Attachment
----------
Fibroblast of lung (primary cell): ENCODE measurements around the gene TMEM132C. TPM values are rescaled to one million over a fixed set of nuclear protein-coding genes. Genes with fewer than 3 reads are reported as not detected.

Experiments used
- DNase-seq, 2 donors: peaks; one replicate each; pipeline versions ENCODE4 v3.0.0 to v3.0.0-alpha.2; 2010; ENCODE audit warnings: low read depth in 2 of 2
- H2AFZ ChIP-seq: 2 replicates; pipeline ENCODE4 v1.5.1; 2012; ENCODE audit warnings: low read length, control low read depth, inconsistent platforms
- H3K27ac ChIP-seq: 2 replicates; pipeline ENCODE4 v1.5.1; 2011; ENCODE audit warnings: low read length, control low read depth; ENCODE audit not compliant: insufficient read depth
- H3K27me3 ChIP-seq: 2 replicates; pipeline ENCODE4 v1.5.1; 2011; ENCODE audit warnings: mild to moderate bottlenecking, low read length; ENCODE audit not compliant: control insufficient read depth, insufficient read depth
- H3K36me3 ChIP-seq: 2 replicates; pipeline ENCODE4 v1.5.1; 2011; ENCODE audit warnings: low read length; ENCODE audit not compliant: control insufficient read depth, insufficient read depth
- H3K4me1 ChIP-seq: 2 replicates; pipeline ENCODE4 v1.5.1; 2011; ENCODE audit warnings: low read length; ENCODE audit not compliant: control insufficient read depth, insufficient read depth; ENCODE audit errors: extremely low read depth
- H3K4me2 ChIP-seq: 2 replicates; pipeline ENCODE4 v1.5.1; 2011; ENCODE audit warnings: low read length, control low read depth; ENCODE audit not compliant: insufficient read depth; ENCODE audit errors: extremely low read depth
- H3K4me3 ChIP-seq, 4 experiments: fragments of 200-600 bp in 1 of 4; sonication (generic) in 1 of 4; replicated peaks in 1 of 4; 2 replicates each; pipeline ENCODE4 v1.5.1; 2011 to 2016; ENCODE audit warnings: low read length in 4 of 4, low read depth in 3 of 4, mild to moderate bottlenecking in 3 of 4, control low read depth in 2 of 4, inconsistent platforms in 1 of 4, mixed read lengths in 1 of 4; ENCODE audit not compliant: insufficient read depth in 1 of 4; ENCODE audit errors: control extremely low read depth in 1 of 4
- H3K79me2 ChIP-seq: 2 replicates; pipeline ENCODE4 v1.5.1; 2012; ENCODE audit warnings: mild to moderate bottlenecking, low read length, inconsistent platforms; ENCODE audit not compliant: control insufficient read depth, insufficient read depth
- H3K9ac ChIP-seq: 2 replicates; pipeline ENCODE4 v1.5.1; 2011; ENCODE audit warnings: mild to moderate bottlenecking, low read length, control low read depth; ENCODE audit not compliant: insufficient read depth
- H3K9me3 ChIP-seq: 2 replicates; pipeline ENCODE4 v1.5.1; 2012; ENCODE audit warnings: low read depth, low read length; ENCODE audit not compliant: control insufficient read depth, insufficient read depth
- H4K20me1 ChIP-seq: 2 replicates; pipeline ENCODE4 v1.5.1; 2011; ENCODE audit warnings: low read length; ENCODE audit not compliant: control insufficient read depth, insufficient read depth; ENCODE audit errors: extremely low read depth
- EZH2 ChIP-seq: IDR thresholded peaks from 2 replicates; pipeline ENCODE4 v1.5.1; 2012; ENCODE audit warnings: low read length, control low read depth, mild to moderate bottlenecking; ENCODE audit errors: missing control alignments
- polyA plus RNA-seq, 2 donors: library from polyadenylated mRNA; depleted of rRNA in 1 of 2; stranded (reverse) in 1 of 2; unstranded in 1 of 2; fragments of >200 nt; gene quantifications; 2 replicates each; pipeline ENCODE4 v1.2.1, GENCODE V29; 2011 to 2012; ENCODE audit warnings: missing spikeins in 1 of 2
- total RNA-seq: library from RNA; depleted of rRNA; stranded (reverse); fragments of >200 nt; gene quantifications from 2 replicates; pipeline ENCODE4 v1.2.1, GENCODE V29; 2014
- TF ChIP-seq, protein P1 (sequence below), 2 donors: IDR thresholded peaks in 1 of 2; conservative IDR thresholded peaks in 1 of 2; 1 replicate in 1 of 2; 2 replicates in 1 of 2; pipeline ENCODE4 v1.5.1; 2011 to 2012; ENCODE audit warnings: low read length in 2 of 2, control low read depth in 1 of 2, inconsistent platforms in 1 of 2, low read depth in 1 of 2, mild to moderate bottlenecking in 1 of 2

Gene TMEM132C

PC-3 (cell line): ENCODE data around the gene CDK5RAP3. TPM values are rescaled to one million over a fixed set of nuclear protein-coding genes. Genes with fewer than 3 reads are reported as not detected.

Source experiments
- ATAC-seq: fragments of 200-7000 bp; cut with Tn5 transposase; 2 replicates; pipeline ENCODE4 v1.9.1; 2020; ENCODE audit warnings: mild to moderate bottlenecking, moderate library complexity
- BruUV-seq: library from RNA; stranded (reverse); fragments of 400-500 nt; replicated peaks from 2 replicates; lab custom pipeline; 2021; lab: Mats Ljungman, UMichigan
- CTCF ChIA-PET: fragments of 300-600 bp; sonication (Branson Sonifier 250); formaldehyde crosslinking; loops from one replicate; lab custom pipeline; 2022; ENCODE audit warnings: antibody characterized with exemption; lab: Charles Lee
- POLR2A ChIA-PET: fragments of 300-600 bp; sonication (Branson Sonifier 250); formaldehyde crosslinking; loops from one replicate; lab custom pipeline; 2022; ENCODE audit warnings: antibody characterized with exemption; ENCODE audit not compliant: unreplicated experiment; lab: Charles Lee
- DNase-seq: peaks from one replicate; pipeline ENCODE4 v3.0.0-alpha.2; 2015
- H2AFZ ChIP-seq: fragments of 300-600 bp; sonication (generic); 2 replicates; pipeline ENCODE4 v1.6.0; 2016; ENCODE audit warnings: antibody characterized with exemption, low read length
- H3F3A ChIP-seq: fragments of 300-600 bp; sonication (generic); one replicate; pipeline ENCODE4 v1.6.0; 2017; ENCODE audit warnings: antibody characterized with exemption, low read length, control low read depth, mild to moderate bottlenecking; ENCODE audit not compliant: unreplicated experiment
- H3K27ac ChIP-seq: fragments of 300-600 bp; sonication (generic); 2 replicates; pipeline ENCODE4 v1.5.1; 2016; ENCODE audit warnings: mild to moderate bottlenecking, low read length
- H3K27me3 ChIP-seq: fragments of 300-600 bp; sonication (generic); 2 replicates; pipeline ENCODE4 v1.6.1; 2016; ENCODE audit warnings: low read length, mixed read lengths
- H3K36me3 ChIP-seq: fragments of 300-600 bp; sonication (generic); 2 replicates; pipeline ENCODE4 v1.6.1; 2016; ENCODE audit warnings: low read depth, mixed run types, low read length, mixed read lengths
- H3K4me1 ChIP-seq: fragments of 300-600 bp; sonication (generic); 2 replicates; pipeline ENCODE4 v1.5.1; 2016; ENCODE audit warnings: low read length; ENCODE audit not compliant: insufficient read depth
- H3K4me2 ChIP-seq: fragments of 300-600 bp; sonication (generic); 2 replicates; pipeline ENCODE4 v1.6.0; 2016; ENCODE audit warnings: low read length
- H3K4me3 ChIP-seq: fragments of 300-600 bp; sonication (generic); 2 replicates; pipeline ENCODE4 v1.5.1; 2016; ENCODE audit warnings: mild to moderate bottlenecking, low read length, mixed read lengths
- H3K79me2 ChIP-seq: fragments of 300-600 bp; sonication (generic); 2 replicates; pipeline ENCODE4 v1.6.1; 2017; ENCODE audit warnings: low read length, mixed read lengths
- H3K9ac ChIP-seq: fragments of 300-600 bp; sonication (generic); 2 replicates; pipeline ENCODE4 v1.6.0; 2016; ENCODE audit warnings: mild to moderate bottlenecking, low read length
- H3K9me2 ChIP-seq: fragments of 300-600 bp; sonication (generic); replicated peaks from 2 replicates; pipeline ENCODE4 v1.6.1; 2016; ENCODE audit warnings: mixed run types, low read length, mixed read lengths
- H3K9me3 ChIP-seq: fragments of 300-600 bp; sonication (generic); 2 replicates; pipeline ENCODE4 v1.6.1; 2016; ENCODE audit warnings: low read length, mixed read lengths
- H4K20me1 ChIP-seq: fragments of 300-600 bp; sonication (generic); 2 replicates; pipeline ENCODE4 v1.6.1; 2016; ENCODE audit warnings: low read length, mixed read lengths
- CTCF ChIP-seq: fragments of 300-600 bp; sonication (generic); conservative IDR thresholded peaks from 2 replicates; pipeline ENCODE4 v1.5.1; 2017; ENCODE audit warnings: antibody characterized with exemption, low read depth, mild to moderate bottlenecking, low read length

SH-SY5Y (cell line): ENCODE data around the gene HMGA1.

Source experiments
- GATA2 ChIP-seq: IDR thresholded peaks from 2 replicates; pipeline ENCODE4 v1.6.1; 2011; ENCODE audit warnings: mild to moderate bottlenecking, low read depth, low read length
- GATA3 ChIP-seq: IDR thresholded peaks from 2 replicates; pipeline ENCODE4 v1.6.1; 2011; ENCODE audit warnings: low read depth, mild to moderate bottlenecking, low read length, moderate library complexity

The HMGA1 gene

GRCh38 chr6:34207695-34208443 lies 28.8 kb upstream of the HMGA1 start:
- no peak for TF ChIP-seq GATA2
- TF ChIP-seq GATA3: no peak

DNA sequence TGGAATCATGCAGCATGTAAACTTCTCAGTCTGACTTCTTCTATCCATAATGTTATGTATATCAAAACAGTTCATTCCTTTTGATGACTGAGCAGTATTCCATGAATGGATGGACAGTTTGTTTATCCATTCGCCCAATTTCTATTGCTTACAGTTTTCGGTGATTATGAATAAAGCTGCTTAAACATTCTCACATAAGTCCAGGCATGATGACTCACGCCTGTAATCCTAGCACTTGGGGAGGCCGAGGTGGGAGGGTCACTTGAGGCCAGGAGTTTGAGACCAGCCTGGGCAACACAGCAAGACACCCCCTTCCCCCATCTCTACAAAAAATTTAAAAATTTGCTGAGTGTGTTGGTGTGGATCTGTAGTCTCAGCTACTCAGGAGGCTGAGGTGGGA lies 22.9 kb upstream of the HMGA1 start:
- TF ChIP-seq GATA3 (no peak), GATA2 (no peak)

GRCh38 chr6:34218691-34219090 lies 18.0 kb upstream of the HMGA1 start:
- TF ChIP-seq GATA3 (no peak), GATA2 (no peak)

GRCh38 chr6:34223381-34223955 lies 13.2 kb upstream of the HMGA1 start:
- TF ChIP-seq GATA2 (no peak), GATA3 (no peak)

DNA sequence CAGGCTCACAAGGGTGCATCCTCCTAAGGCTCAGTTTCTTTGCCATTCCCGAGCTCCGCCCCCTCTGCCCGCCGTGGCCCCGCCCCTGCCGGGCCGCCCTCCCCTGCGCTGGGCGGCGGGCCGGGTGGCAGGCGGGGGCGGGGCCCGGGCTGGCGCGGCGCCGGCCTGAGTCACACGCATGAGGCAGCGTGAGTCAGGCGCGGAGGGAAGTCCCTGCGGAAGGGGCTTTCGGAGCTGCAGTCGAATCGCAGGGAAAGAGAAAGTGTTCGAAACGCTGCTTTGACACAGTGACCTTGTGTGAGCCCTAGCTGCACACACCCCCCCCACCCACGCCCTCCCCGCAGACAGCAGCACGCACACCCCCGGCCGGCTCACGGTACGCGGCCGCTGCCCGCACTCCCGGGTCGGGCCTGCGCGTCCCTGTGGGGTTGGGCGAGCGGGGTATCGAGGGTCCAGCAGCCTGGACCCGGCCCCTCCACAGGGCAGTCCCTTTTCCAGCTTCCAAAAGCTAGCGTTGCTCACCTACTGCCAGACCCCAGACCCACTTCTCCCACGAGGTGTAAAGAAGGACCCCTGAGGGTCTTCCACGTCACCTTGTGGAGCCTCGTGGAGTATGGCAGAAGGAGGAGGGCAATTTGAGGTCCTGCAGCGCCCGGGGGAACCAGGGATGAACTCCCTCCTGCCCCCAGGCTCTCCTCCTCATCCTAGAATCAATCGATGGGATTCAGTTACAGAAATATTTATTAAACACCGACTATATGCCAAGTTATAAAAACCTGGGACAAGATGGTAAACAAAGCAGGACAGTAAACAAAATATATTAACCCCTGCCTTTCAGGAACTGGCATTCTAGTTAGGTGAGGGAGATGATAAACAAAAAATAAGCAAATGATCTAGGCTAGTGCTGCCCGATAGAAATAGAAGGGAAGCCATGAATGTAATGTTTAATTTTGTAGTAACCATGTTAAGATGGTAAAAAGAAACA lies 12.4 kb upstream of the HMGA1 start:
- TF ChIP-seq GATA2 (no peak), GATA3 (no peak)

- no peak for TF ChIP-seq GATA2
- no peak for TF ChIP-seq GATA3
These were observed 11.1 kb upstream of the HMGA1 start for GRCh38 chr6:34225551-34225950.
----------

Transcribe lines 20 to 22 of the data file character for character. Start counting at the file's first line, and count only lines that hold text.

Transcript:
PC-3 (cell line): ENCODE data around the gene CDK5RAP3. TPM values are rescaled to one million over a fixed set of nuclear protein-coding genes. Genes with fewer than 3 reads are reported as not detected.

Source experiments
- ATAC-seq: fragments of 200-7000 bp; cut with Tn5 transposase; 2 replicates; pipeline ENCODE4 v1.9.1; 2020; ENCODE audit warnings: mild to moderate bottlenecking, moderate library complexity